Computation of Daily Rate

Courts have used different and confusing formulae in the computation of the daily rate for purposes of calculating terminal dues and leave entitlement.


Whereas some judgments state that the applicable rate is obtained by dividing the gross monthly salary by 30 days, others have held that the dividing number is 26 (on grounds that by law, every employee is entitled to 1 day of rest per week). The latter formula is more generous to employees but more expensive for employers. The law should clarify the correct formula.




Reinstatement as a remedy for unfair termination should be deleted from our statute books for the simple reason that in contracts of personal service such a remedy does not serve the interests of either party. Kenyan courts have been consistent in holding that reinstatement is not an appropriate remedy for breach of an employment contract. The continued existence of this remedy in the law only serves the purpose of giving employees false hope and intimidating employers.



Damages for unfair termination

Currently the law provides that the maximum damages for unfair termination is 12 months’ salary. Yet, some sympathetic judges routinely award the maximum amount for very minor deviations by the employer from the recommended termination procedure even where there were compelling reasons for termination. As the court of appeal has recently clarified in the case of Kenya Airways Limited v Alex Wainaina Mbugua [2019] eKLR, the maximum award should only be given in the most aggravated cases of violation of employees’ rights. In addition, whenever a judge chooses to exercise the discretion of awarding the maximum amount, he is required justify such a decision by giving reasons.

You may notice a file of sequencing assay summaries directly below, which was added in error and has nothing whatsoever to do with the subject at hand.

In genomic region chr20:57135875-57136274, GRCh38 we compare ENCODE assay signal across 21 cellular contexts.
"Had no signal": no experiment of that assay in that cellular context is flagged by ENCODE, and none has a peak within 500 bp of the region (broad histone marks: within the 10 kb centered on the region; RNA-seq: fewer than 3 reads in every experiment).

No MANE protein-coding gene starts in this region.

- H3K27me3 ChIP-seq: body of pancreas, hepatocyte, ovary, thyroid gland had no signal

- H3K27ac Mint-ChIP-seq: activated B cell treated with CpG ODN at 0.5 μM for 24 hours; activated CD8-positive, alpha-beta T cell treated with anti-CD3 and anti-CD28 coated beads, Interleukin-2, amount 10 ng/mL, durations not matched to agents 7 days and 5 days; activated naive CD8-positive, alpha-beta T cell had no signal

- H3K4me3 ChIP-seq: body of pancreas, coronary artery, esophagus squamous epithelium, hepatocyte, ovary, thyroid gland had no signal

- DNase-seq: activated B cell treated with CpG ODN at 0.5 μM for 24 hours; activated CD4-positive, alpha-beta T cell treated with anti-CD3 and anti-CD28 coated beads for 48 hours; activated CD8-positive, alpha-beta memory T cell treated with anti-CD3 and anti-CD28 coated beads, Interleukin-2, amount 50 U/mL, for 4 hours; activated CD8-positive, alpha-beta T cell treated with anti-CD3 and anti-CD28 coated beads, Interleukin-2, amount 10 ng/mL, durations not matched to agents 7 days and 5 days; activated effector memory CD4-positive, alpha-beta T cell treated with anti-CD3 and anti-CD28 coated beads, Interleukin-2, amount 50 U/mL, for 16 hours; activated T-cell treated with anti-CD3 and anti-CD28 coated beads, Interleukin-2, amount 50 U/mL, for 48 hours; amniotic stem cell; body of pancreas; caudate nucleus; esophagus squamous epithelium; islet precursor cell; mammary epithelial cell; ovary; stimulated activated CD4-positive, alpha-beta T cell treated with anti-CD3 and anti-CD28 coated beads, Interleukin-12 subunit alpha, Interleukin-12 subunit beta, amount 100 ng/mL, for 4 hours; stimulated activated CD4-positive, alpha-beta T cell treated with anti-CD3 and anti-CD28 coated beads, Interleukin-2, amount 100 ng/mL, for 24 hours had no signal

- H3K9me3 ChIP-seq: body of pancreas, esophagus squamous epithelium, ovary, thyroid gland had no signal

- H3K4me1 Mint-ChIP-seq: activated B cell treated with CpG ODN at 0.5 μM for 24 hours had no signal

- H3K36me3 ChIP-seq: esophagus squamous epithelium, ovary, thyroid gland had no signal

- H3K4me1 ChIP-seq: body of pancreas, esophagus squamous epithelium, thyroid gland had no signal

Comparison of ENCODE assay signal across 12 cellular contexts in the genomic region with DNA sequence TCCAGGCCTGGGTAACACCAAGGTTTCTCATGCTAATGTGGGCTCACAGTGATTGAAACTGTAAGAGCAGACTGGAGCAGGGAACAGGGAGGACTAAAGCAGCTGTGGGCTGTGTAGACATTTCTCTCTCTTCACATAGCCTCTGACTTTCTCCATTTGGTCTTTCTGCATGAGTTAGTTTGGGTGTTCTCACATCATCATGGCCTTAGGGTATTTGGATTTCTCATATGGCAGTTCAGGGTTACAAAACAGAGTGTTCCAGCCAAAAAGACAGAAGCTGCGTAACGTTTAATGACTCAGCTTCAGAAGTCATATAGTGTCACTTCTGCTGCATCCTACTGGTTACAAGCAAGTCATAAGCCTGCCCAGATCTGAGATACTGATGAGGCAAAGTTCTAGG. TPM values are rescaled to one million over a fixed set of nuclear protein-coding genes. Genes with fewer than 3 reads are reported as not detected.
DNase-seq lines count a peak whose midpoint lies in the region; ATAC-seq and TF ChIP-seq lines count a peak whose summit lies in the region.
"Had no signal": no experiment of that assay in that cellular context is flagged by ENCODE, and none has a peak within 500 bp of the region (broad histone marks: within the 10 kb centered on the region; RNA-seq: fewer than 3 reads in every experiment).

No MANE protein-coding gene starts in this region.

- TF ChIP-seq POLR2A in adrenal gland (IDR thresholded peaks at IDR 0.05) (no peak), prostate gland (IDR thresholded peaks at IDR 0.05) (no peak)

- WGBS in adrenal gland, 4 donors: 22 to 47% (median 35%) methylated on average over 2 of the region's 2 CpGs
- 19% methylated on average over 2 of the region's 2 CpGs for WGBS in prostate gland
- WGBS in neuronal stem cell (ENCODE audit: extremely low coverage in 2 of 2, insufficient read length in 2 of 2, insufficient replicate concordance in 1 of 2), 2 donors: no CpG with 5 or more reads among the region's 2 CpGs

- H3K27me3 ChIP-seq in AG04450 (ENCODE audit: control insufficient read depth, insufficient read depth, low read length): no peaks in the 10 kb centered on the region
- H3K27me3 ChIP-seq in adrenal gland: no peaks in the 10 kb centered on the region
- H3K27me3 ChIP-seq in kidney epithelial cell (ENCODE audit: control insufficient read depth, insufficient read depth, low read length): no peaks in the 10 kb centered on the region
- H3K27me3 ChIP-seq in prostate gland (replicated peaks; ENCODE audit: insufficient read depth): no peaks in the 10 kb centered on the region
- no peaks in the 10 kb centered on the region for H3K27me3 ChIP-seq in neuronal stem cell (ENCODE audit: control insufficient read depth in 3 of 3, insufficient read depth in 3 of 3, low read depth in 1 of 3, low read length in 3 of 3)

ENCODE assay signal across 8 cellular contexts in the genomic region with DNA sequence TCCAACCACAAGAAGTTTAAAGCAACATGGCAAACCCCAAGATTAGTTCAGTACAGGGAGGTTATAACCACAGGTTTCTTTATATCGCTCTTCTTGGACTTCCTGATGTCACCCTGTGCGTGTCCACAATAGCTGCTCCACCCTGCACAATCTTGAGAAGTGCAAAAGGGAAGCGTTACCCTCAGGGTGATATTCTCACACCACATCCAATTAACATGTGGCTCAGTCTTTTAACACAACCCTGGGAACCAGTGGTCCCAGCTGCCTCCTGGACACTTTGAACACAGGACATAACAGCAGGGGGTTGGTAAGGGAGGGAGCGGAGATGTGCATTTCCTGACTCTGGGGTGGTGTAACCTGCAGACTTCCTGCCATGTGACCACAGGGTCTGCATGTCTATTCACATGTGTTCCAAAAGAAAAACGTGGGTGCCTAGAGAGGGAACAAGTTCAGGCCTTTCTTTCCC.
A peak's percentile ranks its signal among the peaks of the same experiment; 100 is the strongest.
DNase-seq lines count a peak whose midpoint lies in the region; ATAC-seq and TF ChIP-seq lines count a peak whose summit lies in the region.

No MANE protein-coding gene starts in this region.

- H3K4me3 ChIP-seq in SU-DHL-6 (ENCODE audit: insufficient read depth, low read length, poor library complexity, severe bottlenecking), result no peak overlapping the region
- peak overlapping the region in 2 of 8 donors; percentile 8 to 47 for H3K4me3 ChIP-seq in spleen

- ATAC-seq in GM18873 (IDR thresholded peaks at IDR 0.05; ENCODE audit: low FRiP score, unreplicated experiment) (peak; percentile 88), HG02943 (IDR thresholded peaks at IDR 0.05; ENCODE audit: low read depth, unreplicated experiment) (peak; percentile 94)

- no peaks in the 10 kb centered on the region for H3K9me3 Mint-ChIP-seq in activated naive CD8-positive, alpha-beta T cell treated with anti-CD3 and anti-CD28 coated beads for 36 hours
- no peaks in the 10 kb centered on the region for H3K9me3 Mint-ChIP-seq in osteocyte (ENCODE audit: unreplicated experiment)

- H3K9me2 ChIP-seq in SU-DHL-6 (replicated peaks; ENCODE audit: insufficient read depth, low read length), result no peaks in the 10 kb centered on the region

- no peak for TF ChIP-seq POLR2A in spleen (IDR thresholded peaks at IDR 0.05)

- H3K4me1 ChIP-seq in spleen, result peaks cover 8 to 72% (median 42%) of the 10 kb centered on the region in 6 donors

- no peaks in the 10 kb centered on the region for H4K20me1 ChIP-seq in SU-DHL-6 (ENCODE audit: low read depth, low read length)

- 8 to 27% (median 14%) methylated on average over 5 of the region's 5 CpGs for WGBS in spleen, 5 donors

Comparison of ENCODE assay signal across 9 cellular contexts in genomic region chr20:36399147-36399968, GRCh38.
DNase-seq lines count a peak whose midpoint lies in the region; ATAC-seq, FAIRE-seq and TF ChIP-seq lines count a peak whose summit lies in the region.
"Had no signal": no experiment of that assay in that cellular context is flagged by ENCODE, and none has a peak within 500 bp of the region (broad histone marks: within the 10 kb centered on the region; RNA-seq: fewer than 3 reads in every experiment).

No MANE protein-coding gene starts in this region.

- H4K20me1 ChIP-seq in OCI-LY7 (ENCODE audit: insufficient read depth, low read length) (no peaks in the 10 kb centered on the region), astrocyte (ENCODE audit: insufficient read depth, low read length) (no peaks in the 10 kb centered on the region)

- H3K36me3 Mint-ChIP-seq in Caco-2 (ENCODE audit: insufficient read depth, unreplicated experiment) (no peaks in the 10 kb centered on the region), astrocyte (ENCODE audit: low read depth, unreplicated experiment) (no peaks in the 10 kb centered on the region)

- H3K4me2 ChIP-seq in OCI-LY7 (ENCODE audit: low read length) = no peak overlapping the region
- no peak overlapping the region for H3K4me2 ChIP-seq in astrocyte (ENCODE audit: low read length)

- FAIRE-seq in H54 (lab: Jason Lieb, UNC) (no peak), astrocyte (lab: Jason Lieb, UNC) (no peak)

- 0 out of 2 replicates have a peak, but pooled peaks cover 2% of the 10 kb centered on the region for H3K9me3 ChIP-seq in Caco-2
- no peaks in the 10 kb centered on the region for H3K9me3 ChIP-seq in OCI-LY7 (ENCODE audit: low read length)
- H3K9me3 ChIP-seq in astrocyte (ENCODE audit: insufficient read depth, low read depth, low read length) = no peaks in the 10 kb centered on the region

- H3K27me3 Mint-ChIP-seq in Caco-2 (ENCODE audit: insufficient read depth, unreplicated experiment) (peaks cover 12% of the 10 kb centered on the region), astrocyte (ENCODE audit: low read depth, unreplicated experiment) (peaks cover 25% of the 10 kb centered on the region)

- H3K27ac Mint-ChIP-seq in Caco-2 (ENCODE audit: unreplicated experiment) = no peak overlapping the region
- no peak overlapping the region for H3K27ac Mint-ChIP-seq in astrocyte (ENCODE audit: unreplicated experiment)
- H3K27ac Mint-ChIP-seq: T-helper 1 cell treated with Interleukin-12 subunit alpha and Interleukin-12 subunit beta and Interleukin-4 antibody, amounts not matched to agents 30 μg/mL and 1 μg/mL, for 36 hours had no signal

The law should be amended to either confirm this position or set a fixed amount of damages payable for unfair termination. This will bring much needed certainty on the matter and facilitate out of court settlements without too much blackmail which at present is the common currency in such negotiations.



Performance Improvement Plan (PIP)

The Employment Act provides that poor performance is a valid ground for terminating an employment contract. It does not, however, mention the requirement for a performance improvement plan (PIP) or the fact that it is mandatory.  On the other hand, courts have stated quite robustly that termination of employment on grounds of poor performance without a PIP is unfair. They have also developed very elaborate guidelines on how a valid PIP is to be conducted. If following an appraisal the employer is of the opinion that the employee’s performance has been poor, the parties are required to agree on the specific areas of weakness that the employee needs to improve on, the assistance required from the employer in order for the employee to overcome the noted challenges and a reasonable duration of the PIP. Most employers overlook this mandatory step since it is not mentioned anywhere in the law and yet failure to observe it invariably leads to hefty damages for unfair termination.


The Draft Bill should incorporate the principles and guidelines developed by the employment court on PIP.


Employees’ Representation

It is common in some developed countries for companies having a large workforce to have at least one director representing the interests of employees.


Perhaps it is time to consider incorporating such a requirement in the law for companies with over 500 employees.




Please consider the above proposals and do not hesitate to contact us should you require any clarification or further information.

The memorandum can be accessed in pdf format here






Law Society of Kenya

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Gitanga Road,

Nairobi, Kenya